Computers, Work Organization, and Wage Outcomes

44 Pages Posted: 28 Oct 2000 Last revised: 24 Jun 2002

See all articles by Peter Cappelli

Peter Cappelli

University of Pennsylvania Wharton School - Center for Human Resources; National Bureau of Economic Research (NBER); University of Pennsylvania - Management Department

William Harmon Carter

affiliation not provided to SSRN

Date Written: October 2000

Abstract

We examine two factors frequently thought to be changing the U.S. workplace, high performance work practices and computer use, and their relationships with pay using a national probability sample of U.S. establishments. The analysis controls for both organizational and individual characteristics and finds that higher wages are associated with several practices, particularly computer use and teamwork, for front-line workers who are the targets of most high performance work practices. Not surprisingly, relationships are not as strong for other occupations and are very weak in the non-manufacturing sector. Computer use is a particularly important influence on the wages of managers and supervisors, although it is computer use by their subordinates that is the important factor. The most unusual result may be the consistently negative and significant relationship between wages and job rotation where additional analyses suggest that job rotation in isolation from other high performance practices may proxy lower skill jobs. Some of the positive relationships vanish when various controls for human capital are added, suggesting that those wage premiums are a return to human capital and may be driven by greater skill requirements.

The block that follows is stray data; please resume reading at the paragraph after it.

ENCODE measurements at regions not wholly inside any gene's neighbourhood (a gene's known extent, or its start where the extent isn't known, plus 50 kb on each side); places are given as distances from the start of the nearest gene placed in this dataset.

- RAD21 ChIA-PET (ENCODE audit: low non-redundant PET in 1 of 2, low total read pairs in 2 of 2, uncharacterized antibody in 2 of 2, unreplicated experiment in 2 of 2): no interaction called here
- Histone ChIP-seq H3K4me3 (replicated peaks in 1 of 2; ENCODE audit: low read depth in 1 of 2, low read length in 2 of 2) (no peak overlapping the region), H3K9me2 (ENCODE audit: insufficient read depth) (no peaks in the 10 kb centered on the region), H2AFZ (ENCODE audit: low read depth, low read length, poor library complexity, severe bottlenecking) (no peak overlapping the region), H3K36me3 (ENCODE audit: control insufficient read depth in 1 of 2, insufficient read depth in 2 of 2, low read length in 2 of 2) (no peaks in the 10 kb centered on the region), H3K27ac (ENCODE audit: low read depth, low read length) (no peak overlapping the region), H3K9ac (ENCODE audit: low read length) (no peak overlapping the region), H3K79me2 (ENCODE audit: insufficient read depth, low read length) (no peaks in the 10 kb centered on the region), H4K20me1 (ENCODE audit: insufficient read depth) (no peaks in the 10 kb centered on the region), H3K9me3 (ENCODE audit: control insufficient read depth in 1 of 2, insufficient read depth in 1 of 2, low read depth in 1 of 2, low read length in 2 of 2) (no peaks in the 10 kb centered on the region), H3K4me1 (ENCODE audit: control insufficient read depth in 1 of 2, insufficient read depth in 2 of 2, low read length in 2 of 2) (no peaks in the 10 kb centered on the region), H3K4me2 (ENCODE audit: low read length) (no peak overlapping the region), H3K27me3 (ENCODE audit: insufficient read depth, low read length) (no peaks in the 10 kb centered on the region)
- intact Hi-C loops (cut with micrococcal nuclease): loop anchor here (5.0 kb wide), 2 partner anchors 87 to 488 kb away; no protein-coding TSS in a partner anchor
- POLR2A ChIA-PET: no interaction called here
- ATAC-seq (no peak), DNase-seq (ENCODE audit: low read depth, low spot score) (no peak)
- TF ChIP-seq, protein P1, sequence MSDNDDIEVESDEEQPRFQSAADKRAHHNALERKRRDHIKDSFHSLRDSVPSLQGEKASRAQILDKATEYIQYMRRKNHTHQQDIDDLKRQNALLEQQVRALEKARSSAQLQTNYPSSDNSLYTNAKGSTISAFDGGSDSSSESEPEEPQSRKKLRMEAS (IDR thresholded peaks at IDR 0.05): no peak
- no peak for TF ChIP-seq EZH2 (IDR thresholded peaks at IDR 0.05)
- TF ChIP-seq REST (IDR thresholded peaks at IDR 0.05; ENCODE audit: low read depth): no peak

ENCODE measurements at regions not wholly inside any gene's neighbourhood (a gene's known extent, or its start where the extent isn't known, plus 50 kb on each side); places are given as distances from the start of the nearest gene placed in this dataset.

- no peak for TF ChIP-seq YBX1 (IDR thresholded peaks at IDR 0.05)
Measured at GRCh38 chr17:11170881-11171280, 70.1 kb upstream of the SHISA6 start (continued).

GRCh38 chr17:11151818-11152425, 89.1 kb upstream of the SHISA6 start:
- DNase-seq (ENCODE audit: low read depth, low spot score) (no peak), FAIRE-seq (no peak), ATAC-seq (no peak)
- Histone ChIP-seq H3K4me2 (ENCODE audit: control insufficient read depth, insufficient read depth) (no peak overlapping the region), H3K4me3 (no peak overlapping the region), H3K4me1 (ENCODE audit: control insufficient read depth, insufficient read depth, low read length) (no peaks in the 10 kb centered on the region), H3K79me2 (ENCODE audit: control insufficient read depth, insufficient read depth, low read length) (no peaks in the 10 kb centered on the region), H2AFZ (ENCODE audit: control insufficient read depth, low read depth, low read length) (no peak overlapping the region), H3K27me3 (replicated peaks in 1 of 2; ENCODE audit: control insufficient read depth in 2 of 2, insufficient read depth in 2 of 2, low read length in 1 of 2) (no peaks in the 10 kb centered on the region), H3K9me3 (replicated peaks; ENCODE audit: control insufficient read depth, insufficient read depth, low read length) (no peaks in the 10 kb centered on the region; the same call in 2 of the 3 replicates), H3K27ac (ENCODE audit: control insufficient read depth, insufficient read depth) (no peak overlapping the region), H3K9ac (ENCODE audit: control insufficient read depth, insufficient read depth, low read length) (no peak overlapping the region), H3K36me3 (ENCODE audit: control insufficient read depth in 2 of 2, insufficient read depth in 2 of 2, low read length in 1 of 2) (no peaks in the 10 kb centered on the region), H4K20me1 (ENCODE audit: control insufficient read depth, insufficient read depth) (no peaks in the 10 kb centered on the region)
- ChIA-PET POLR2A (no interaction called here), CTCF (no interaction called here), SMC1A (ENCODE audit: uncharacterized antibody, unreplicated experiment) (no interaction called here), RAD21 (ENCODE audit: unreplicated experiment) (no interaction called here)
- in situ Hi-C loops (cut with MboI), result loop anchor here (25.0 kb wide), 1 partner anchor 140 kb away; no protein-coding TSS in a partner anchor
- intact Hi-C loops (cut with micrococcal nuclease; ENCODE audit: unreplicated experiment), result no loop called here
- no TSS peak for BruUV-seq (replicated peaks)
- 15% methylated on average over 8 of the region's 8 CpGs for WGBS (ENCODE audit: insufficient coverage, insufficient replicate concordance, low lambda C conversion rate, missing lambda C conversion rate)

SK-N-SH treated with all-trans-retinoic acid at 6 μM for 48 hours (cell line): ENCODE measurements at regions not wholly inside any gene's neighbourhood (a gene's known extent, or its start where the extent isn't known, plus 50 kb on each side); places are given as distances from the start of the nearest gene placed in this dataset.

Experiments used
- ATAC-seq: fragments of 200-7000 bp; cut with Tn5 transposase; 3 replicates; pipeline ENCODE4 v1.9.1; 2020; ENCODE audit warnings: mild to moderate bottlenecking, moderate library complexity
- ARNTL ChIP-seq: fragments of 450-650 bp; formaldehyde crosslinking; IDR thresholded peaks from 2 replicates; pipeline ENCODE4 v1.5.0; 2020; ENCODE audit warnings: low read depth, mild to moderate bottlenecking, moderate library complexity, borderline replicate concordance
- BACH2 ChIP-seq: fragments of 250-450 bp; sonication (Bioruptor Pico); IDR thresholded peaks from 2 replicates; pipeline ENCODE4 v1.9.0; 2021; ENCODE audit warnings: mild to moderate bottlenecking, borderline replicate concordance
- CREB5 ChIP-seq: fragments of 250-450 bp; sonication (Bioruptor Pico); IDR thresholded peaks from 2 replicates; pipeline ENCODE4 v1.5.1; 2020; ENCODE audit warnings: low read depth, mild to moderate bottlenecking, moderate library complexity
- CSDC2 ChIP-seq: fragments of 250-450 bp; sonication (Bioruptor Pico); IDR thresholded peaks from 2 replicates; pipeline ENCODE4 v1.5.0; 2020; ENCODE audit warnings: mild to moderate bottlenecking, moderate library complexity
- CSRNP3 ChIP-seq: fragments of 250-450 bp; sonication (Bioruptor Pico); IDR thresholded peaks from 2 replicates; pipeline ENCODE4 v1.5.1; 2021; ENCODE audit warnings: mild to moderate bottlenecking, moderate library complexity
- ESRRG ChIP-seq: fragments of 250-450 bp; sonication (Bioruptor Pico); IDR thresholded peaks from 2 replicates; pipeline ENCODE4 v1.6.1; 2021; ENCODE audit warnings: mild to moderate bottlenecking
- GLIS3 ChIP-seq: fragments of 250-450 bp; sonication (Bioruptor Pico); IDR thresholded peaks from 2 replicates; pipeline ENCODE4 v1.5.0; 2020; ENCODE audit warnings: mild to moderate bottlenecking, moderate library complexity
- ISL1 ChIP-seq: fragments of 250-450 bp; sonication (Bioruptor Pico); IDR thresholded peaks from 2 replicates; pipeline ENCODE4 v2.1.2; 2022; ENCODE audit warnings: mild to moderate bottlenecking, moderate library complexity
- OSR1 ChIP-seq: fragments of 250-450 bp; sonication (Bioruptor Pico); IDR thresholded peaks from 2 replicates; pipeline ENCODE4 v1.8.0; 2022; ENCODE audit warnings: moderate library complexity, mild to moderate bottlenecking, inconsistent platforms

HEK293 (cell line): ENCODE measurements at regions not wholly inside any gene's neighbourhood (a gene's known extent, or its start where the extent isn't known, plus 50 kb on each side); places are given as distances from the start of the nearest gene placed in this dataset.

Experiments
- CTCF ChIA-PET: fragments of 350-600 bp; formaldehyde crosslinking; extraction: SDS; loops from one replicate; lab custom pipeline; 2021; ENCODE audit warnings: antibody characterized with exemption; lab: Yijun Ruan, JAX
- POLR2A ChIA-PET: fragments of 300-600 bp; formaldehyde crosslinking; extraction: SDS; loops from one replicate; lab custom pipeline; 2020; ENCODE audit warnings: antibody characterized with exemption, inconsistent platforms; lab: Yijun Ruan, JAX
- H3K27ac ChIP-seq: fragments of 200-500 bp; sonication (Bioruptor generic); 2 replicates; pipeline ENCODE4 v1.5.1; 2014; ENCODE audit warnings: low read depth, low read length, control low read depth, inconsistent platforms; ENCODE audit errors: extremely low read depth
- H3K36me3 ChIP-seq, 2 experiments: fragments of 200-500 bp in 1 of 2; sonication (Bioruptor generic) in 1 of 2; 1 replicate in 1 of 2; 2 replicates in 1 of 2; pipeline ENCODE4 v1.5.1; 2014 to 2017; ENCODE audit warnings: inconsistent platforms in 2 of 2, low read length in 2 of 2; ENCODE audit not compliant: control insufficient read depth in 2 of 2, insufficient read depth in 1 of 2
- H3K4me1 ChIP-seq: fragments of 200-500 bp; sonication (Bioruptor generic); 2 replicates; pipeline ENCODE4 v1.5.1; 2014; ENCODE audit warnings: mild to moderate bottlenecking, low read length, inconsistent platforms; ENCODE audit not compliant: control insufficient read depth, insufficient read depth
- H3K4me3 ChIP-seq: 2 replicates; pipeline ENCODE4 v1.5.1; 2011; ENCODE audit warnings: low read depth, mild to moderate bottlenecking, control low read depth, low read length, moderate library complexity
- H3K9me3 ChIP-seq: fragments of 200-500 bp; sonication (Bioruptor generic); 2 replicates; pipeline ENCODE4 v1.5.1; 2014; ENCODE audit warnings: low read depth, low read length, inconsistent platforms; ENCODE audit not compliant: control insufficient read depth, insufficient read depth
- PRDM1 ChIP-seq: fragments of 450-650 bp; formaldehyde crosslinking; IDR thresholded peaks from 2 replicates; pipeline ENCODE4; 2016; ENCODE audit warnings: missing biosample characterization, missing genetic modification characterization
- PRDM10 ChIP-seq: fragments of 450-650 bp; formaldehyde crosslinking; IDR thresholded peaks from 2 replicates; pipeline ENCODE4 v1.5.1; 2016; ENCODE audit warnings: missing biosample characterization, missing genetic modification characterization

Suggested Citation

Cappelli, Peter and Carter, William Harmon, Computers, Work Organization, and Wage Outcomes (October 2000). NBER Working Paper No. w7987. Available at SSRN: https://ssrn.com/abstract=247723

Peter Cappelli (Contact Author)

University of Pennsylvania Wharton School - Center for Human Resources ( email )

3733 Spruce Street, Vance Hall
Philadelphia, PA 19104-6358
United States

HOME PAGE: http://www.wharton.upenn.edu/faculty/cappelli.html

National Bureau of Economic Research (NBER)

1050 Massachusetts Avenue
Cambridge, MA 02138
United States

University of Pennsylvania - Management Department ( email )

The Wharton School
Philadelphia, PA 19104-6370
United States

William Harmon Carter

affiliation not provided to SSRN

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